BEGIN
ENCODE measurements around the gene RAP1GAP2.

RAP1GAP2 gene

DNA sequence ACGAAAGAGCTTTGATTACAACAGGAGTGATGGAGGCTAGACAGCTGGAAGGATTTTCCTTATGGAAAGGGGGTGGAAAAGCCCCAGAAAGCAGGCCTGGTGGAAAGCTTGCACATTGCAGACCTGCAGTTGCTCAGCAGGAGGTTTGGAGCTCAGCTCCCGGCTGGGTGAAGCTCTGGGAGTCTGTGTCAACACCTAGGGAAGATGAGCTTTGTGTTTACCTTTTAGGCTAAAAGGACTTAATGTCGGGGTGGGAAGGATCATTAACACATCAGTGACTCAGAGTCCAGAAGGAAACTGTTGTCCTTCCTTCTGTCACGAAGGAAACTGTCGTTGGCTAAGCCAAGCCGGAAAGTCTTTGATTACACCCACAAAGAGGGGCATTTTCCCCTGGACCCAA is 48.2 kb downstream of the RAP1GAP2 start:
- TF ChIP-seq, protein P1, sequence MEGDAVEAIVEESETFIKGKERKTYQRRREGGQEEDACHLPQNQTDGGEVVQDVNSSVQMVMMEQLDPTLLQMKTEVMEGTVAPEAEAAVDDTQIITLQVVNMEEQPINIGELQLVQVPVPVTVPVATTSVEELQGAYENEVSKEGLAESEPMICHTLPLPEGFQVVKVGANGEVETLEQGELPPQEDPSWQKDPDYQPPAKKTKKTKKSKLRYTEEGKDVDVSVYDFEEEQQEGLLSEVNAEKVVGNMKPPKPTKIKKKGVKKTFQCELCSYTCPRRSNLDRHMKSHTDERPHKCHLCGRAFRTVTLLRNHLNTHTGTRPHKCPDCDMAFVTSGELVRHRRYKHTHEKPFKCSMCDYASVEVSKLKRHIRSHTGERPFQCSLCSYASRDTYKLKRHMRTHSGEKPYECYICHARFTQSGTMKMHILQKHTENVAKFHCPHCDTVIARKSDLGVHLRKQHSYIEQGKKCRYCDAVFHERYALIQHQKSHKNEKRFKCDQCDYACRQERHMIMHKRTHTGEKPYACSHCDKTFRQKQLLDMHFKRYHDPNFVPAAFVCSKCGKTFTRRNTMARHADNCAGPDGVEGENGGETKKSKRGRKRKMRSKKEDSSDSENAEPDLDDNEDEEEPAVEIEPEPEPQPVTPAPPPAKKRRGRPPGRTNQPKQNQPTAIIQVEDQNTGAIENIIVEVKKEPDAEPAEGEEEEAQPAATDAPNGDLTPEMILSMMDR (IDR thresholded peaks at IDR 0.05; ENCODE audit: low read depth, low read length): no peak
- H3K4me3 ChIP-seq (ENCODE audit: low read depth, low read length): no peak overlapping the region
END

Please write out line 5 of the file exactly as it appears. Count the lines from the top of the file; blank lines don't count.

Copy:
- H3K4me3 ChIP-seq (ENCODE audit: low read depth, low read length): no peak overlapping the region